A TDP program allows the selling of the value of development rights from "sending" sites to "receiving" sites. Once the development rights are sold, they cannot be used on the sending site for redevelopment.
Funds from the sale of transferred development rights may be used to maintain or improve the structure on the sending site. Often a condition for allowing the sale of development rights is that the owner of the sending site agrees to limitations placed on the property such as saving an historic or unique building.
The receiving site must be in an area where the zoning allows the transfer of the development rights to be added to a new project. The new project gains the ability to have additional height or density above the limits for projects not using TDP. In short, the development rights purchased from the sending site are "transferred" to add floor area to a new project on the receiving site. This is all rather technical but a transfer of development rights program can be very effective in achieving community goals such as saving older buildings.
The specific details of this proposal and the previous phases are available for review at DPD's Pike/Pine Conservation Overlay District: Phase III webpage.
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West Seattle's Fauntleroy Triangle future development potential
Since late 2008 I have been working to ensure that the gateway area into West Seattle via Fauntleroy Way SW is a more attractive entry and a better environment for pedestrians, transit connections, residents and businesses. The area is called the "Fauntleroy Triangle" and is bounded and bisected by three major arterials - Fauntleroy Way SW, 35th Avenue SW and SW Alaska Street.
After the closure of a large auto sales business in the Triangle, large parking lots have gone unused and several buildings sit empty. Some residential development has begun and there is potential for much more. I have included a photo from the roof deck of one of the new apartment buildings. Who knew that the views were so great!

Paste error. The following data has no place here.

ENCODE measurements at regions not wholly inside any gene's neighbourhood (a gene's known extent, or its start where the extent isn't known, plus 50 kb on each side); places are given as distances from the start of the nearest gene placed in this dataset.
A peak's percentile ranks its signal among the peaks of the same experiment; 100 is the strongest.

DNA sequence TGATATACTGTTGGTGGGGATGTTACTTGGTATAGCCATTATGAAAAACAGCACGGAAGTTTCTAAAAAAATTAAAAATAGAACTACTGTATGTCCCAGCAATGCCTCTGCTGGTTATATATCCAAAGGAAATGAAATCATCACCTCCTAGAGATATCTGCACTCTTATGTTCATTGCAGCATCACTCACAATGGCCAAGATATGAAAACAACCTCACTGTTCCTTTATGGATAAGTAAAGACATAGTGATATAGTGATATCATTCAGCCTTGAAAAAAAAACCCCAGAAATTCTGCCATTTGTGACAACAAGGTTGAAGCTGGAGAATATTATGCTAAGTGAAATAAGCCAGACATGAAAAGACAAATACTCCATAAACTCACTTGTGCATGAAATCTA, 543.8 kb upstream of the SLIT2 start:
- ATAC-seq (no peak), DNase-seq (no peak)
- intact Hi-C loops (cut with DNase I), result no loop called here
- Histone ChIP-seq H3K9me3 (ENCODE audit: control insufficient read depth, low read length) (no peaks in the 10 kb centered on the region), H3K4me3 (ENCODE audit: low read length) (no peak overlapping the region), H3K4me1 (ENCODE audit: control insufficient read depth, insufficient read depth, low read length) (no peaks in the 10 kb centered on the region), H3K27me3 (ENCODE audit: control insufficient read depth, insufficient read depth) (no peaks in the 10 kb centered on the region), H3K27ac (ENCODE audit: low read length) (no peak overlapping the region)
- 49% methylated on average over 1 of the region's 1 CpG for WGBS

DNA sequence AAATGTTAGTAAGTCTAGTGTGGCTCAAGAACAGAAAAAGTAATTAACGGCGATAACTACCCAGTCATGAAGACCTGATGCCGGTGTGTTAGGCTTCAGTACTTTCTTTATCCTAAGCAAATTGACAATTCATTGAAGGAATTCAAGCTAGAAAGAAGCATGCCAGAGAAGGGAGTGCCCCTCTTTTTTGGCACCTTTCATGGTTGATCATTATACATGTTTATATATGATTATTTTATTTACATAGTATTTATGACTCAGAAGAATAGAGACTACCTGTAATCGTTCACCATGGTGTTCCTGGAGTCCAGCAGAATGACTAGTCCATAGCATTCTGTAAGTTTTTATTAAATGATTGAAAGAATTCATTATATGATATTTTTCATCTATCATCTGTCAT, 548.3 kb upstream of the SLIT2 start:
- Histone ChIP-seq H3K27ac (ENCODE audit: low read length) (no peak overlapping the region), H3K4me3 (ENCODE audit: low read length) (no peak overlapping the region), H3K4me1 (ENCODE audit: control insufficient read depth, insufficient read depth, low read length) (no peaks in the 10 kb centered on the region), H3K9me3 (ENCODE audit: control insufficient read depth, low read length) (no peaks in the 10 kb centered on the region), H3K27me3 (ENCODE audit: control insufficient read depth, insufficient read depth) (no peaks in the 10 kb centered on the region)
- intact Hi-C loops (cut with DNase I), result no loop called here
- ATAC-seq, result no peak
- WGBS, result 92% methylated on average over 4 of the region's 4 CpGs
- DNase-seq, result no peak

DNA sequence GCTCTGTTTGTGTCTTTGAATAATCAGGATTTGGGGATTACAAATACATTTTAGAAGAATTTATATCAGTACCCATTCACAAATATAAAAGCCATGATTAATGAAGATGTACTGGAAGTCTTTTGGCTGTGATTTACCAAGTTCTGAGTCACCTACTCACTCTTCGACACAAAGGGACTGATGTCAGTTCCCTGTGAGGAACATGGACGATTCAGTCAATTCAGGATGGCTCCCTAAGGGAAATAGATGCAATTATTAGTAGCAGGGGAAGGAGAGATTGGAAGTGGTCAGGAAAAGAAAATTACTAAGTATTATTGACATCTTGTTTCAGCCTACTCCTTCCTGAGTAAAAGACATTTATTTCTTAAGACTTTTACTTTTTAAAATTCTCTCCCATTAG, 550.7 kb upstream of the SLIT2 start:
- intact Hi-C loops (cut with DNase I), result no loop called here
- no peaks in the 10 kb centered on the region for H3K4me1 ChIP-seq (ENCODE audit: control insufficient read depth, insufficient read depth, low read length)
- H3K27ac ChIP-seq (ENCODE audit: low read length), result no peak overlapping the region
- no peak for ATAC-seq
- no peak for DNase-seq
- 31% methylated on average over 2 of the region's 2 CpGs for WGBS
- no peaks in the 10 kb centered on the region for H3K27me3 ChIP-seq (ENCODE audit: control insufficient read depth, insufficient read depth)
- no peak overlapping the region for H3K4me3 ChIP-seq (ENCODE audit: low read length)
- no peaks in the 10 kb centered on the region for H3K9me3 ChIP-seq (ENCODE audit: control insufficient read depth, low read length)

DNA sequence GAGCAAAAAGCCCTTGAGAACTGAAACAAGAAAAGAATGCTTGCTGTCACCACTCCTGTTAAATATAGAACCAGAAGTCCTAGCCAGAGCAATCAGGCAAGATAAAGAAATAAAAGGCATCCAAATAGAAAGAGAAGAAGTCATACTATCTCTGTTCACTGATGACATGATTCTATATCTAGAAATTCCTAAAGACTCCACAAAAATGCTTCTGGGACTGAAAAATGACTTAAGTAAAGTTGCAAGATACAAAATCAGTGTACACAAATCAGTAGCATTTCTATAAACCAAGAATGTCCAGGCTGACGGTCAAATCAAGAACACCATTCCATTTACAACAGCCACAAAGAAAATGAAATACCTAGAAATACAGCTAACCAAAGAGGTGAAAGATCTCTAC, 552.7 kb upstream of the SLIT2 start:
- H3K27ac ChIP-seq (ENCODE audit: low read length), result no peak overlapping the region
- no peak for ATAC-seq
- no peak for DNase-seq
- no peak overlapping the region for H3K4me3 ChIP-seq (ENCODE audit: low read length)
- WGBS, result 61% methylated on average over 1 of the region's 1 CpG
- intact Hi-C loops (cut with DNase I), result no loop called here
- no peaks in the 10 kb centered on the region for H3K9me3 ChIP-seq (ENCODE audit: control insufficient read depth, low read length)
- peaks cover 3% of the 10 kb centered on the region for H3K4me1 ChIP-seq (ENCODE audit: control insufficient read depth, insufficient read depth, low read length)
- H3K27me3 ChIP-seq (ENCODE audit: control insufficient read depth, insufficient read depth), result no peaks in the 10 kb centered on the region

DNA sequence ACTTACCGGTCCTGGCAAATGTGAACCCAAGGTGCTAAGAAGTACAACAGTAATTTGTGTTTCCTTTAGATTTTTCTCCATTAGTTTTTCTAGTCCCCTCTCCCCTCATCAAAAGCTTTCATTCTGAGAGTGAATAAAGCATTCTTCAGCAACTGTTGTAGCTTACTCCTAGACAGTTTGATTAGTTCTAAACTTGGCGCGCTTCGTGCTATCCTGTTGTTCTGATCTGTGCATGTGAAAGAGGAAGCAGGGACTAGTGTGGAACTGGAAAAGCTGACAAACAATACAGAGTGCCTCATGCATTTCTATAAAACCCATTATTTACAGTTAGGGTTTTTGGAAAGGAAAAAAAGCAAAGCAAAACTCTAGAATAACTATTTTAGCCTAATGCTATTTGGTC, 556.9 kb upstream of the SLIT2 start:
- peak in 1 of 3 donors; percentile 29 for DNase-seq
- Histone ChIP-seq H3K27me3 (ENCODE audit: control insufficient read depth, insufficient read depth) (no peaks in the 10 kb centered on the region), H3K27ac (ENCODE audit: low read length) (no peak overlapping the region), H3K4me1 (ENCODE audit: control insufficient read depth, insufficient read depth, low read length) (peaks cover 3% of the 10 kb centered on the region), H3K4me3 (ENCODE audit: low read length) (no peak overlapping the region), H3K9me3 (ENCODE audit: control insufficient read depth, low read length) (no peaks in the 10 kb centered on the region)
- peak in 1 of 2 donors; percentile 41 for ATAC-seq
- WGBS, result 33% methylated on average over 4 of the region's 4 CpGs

Over the last year, the City and a community advisory committee made up of neighborhood residents, business operators and property owners and developers have been meeting to develop goals and a vision for the neighborhood before more development occurs. As a result of this process the Department of Planning and Development (DPD) has developed new land use codes and zoning amendments that the City Council will consider.
The proposed zoning code changes are intended to carry out the following community goals:
- Support residential & commercial development consistent with neighborhood design and development objectives;
- Establish strong physical/ pedestrian connections between the Junction retail core and the Triangle;
- Accommodate various modes of travel: pedestrians, auto, transit, Bus Rapid Ride, and bicycles;
- Improve the appearance and function of public rights-of-way, including major arterials such as Fauntleroy Way SW;
- Identify potential improvements to public spaces and improve access to public parks ;
- Identify future uses that complement nearby business areas and that will expand goods and services available to meet the needs for a growing population.
- Integrate natural systems, particularly natural drainage systems that can help improve water quality within the Longfellow Creek/ Puget Sound watershed.
It is my hope that the final result of these efforts will result in a much greener, pedestrian friendly and attractive neighborhood that is the "gateway" to West Seattle.
The specific details of the proposal are available for review at DPD's West Seattle Triangle webpage.
--Both the Pike/Pine TDP and the Fauntleroy Triangle legislation proposals are next scheduled to come before the City Council committee (COBE) on November 16th at 9:30 a.m. at City Hall.--